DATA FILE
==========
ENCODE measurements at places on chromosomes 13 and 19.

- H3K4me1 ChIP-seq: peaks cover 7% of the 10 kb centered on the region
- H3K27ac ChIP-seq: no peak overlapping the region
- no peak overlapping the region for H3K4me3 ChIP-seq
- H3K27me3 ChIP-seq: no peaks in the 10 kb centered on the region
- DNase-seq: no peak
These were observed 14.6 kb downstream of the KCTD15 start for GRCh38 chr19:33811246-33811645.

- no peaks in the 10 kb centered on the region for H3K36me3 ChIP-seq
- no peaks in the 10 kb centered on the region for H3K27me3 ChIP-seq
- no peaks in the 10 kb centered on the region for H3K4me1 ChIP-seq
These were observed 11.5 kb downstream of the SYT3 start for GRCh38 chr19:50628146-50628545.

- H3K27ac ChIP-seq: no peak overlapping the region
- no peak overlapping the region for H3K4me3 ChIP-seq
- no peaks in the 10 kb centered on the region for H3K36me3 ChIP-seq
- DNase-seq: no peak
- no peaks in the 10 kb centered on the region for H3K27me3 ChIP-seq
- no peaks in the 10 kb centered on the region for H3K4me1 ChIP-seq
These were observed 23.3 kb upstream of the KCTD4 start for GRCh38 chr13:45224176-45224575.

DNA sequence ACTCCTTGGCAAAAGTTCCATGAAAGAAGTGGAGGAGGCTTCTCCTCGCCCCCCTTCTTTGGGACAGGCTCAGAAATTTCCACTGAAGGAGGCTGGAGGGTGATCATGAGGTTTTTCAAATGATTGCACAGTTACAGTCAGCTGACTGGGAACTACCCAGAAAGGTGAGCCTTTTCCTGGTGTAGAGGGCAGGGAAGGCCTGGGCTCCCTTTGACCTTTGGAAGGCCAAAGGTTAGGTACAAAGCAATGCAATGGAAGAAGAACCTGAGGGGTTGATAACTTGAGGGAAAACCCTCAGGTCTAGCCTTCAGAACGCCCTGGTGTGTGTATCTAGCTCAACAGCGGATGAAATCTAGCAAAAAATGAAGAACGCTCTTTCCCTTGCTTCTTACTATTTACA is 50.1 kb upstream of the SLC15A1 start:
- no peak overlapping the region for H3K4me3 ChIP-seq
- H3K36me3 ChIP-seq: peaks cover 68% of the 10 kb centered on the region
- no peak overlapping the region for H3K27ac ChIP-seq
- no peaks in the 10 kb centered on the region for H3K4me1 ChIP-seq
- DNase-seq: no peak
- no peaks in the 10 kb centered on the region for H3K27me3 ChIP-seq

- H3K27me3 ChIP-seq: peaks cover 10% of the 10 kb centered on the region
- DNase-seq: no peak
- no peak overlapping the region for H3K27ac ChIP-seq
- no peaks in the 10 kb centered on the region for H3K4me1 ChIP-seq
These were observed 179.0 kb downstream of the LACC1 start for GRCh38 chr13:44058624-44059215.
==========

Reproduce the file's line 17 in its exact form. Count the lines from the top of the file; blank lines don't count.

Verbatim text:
- no peaks in the 10 kb centered on the region for H3K4me1 ChIP-seq